The Department of Health will consult next month on rules setting out when regulator Monitor can intervene to prevent anti-competitive behaviour by clinical commissioning groups or the NHS Commissioning Board.
The proposed regulations will also broadly describe when and how commissioners can introduce competition for NHS services.
HSJ understands the rules are expected to adhere quite closely to the NHS’ existing principles and rules for cooperation and competition and its primary care trust procurement guide. CCGs would be able to extend or vary contracts with existing providers without putting them out to competitive tender, subject to safeguards intended to prevent anti-competitive behaviour.
Monitor is expected to be able to require commissioners to set aside contracts it concludes have been let inappropriately or illegally. However, it would not be able to determine how CCGs or the commissioning board should buy services or when they should introduce choice or competition.
Under section 75 of the 2012 Health Act, the health secretary can set regulations for CCGs and the commissioning board, requiring them to protect and promote patients’ rights to choice, and desist from anti-competitive behaviour. The regulations may impose requirements for competitive tendering for services and how commissioners are expected to manage conflicts of interest.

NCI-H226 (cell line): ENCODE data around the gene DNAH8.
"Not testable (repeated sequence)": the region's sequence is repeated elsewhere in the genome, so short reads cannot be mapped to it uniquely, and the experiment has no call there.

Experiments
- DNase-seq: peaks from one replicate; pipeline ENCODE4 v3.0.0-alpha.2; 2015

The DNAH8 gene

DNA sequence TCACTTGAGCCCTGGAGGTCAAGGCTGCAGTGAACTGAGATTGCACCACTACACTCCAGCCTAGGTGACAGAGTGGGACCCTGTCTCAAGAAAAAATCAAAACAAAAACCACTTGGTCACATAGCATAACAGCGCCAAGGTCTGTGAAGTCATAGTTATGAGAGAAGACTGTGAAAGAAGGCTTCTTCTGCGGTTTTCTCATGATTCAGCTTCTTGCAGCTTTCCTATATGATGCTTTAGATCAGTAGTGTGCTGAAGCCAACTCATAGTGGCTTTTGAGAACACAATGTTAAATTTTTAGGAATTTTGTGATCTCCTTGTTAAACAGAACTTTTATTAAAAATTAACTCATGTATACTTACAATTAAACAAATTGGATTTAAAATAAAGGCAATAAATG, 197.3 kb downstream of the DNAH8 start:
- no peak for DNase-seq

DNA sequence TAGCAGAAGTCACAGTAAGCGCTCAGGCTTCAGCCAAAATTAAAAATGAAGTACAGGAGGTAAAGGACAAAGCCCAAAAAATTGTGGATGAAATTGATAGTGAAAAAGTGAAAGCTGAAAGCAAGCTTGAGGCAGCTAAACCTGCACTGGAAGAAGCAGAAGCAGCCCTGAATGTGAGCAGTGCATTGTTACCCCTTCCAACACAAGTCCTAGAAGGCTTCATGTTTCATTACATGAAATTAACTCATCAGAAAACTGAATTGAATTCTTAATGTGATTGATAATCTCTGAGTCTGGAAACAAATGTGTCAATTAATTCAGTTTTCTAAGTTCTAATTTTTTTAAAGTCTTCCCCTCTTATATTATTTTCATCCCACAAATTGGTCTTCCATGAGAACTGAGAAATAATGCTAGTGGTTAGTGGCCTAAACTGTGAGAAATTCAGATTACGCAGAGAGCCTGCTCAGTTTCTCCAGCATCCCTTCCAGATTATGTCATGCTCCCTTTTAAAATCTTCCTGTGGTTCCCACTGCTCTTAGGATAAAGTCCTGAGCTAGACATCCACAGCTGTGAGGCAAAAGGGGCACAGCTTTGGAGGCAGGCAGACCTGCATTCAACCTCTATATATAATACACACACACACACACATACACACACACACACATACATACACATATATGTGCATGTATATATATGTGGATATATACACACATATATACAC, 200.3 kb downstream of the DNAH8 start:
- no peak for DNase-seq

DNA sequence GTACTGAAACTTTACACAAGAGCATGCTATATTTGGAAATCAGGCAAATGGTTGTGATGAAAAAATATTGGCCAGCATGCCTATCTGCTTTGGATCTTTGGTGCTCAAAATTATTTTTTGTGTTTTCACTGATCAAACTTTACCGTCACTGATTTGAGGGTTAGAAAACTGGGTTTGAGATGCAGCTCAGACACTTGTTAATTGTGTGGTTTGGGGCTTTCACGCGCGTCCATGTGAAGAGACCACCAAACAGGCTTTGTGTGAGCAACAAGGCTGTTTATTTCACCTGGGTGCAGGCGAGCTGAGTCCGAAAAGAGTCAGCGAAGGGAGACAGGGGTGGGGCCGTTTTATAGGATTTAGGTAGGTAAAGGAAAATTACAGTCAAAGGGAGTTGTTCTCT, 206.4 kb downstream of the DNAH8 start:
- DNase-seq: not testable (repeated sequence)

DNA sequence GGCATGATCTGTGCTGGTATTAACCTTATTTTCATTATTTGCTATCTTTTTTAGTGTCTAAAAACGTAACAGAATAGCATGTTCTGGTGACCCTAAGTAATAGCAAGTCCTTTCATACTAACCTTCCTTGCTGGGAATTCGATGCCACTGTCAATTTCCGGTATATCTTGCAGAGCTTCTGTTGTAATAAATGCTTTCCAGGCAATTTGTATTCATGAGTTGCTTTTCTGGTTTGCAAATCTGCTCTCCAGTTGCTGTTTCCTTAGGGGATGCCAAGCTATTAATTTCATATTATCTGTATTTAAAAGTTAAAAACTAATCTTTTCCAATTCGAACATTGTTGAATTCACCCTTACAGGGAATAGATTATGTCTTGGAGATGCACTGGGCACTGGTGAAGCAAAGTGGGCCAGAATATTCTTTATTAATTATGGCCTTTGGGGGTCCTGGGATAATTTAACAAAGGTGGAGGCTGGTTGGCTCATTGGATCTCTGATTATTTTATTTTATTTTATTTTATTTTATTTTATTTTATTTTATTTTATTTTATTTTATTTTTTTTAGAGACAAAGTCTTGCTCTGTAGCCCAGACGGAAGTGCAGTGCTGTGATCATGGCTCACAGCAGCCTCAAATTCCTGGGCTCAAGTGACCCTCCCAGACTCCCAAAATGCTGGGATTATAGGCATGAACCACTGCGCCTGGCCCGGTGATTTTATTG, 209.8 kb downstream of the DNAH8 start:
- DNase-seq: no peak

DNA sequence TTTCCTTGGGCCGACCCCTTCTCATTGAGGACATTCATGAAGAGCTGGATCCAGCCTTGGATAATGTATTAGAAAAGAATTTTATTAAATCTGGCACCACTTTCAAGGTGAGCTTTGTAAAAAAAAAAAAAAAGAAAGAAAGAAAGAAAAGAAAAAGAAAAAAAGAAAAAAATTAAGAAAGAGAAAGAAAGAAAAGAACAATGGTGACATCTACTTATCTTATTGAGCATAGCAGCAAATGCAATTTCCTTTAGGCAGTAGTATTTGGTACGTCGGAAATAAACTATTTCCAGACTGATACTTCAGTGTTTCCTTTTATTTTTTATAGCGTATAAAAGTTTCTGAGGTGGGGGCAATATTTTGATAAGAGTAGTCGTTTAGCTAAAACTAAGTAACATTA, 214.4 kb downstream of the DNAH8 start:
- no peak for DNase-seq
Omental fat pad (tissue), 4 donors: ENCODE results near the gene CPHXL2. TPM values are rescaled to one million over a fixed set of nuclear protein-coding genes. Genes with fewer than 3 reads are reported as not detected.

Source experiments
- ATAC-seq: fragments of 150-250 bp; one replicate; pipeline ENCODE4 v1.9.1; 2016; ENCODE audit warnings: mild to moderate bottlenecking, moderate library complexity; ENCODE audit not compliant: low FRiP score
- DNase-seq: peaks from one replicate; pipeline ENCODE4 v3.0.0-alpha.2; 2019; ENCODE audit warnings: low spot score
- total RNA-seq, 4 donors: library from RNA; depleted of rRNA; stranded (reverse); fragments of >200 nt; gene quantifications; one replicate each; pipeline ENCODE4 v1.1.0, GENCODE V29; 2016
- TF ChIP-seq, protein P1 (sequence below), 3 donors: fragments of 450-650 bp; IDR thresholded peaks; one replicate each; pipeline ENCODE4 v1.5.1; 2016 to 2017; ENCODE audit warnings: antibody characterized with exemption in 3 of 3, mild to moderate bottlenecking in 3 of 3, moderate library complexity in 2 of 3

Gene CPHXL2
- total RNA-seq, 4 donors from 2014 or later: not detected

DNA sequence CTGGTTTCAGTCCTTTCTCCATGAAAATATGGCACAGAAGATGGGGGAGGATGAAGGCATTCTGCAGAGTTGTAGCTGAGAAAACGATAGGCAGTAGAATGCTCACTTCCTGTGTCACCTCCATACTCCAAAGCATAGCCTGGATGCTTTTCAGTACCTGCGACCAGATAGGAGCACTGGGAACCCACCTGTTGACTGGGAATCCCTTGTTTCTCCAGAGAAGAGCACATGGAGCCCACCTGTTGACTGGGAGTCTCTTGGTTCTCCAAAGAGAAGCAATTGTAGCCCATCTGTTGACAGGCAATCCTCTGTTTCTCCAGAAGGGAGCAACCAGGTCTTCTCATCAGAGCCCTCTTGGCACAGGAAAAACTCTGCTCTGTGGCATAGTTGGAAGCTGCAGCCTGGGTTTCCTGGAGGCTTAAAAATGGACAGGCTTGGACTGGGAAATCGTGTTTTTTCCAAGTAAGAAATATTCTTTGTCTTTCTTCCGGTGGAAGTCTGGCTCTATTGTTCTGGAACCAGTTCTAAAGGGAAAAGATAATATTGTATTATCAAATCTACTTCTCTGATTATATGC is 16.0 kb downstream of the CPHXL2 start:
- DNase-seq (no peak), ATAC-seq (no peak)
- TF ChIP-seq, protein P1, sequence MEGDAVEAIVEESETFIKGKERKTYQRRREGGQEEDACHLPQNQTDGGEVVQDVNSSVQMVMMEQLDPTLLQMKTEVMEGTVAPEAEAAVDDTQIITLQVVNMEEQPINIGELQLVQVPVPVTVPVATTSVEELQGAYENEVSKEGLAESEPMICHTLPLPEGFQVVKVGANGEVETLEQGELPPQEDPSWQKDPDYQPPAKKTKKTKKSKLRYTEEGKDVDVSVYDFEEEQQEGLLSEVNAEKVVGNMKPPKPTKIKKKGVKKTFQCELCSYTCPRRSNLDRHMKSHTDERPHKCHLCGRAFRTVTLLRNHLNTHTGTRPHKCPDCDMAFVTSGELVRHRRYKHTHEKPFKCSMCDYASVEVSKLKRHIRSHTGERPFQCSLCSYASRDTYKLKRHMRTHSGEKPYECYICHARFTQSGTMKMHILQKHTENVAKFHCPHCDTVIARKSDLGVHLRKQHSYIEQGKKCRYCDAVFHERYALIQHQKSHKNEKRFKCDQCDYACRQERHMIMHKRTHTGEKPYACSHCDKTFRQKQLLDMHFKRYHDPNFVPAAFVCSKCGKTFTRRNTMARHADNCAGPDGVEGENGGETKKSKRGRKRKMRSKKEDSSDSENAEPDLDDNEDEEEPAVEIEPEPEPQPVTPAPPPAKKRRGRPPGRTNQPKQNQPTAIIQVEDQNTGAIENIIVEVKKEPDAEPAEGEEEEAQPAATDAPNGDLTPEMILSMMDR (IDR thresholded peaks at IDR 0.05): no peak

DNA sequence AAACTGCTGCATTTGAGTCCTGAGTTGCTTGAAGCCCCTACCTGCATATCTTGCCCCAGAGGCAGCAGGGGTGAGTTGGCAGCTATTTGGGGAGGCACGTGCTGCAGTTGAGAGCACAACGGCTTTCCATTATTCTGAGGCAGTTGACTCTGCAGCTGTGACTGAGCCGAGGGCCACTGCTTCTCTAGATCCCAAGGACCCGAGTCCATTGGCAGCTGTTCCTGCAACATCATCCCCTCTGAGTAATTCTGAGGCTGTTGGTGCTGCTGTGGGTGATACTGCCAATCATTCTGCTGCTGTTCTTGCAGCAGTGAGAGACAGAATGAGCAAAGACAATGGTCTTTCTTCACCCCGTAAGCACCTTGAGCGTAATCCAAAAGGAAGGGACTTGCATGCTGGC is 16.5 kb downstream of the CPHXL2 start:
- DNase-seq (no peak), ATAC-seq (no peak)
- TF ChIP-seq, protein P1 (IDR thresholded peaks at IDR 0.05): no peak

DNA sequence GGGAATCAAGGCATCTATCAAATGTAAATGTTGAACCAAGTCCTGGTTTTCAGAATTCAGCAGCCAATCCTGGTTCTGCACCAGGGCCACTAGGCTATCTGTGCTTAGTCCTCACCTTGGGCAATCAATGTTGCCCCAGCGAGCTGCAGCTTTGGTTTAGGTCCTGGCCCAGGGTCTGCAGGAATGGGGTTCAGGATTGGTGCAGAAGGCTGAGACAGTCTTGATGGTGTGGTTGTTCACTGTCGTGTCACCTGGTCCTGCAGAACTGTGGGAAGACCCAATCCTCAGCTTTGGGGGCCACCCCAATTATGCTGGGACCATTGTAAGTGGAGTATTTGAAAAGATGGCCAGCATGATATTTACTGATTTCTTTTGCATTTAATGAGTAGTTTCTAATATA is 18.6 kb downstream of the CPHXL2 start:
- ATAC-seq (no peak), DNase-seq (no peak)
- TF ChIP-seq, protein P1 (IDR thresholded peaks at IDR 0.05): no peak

The DH last week published a document laying out its timetable for consultation on regulations, which will detail many government planned health reforms. It said the competition and choice regulations would set “the minimum requirements for commissioners in relation to procurement, choice and competition in order to ensure transparency and accountability”.
These rules would be “sector specific and enforceable by Monitor, rather than the courts”.